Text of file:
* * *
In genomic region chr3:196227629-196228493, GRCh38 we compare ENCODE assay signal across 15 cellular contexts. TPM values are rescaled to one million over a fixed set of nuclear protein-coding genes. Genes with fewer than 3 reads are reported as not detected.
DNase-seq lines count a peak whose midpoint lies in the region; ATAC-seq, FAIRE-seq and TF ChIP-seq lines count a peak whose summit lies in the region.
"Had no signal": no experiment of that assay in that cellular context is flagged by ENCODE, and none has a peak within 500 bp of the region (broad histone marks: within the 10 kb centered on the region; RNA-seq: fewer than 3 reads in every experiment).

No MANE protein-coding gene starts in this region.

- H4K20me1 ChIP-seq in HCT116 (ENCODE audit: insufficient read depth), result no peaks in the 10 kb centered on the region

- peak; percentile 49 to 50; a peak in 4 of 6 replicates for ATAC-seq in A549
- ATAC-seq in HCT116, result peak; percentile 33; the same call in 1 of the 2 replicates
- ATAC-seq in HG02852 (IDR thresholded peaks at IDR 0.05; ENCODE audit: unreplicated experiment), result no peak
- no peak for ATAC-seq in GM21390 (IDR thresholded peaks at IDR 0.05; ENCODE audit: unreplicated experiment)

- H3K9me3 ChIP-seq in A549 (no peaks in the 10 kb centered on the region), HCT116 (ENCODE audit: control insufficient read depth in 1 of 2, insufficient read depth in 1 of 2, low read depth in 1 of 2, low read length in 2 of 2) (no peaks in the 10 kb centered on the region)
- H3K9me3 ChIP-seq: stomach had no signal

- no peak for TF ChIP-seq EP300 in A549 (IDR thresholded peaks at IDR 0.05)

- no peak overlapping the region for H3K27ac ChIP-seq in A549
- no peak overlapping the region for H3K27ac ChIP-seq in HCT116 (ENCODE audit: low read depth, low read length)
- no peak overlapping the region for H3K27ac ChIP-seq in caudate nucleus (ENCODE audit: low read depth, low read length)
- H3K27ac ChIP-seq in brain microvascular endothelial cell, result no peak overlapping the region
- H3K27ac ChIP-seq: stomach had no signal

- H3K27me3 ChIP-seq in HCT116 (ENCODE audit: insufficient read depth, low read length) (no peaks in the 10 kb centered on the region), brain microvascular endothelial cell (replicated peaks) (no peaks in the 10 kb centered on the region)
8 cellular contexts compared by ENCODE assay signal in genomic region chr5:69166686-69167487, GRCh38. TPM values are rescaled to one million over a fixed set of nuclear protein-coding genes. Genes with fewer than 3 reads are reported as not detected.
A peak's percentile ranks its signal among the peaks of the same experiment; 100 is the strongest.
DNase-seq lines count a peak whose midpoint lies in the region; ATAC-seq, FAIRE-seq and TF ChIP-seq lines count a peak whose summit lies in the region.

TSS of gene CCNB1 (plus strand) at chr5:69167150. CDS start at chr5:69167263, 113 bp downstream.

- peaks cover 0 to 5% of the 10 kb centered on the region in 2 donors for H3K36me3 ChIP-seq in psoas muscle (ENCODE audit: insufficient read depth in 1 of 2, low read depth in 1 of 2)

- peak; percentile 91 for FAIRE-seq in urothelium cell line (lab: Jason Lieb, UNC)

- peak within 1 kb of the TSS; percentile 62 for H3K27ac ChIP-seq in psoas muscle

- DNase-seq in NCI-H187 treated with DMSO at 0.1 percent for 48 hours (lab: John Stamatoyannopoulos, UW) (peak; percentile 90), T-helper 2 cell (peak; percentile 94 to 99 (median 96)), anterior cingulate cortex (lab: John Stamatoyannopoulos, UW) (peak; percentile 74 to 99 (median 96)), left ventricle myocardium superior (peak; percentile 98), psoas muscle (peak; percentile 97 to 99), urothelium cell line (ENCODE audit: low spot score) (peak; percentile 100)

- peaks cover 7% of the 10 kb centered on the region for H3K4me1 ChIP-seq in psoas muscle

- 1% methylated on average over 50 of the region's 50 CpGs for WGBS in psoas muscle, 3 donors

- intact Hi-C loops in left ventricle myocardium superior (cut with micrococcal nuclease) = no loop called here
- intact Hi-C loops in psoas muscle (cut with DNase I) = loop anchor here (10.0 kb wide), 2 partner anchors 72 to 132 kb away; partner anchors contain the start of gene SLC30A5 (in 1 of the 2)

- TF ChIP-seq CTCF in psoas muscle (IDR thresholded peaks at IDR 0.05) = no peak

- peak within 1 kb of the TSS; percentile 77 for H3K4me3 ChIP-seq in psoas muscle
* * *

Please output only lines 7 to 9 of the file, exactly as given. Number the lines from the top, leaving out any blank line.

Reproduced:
- ATAC-seq in HCT116, result peak; percentile 33; the same call in 1 of the 2 replicates
- ATAC-seq in HG02852 (IDR thresholded peaks at IDR 0.05; ENCODE audit: unreplicated experiment), result no peak
- no peak for ATAC-seq in GM21390 (IDR thresholded peaks at IDR 0.05; ENCODE audit: unreplicated experiment)